The first Windows 8 video, that Microsoft posted on June 2 on YouTube, offered a sneak peek of the touch interface of the upcoming Microsoft operating system. It caused quite the confusion, as many viewers assumed that the operating system would look like that on their desktop PC as well. From what we could gather, there will be a standard desktop interface available as well, with possibilities to switch between the interfaces. We will know more about this when the public Windows 8 beta is released by Microsoft.
The four minute video was welcome, considering that it offered the first live footage of the upcoming Windows 8 operating system. Later that day, a demonstration was held at the Computex 2011 in Taiwan by Mike Angiulo, Microsoft corporate vice president which showcased the new operating system for more than 30 minutes.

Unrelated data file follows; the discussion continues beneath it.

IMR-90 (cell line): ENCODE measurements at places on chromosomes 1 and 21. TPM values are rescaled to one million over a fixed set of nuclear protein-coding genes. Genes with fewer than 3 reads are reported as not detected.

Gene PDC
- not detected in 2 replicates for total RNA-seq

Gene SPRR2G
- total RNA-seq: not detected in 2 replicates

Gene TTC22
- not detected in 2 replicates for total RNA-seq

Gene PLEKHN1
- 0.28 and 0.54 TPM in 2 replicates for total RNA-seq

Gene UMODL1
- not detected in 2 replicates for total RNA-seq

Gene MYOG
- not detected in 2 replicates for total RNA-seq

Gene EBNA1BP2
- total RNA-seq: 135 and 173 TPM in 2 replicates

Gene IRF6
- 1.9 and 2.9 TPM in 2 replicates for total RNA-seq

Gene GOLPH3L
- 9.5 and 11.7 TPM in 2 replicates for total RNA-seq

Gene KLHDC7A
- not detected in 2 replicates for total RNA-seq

While you see more footage of Mike talking on stage, you will see live footage of the operating system as well. Probably more interesting than that are the explanations of Mike.
Mike's words have caused some confusion in Germany, where popular media outlets such as Heise reported that Windows 8 would only support UEFI, a new interface between an operating system and platform firmware, and not BIOS. This would mean that the majority of Windows customers would not be able to upgrade to Windows 8, considering that more than 99% of all users worldwide have a BIOS interface and not UEFI.
What Mike said was actually different from what Heise reported. Windows 8 on ARM hardware requires UEFI. Windows 8 on x86 hardware won't. It will support UEFI and users can make use of it to address hard drives with 3 Terabytes and more. But Windows 8 won't require UEFI on x86 hardware.
Now that we have cleared up the confusion, enjoy the Windows 8 video presentation.
What's your take on what has been shown so far? Let us know in the comments.
Ghacks is a technology news blog that was founded in 2005 by Martin Brinkmann. It has since then become one of the most popular tech news sites on the Internet with five authors and regular contributions from freelance writers.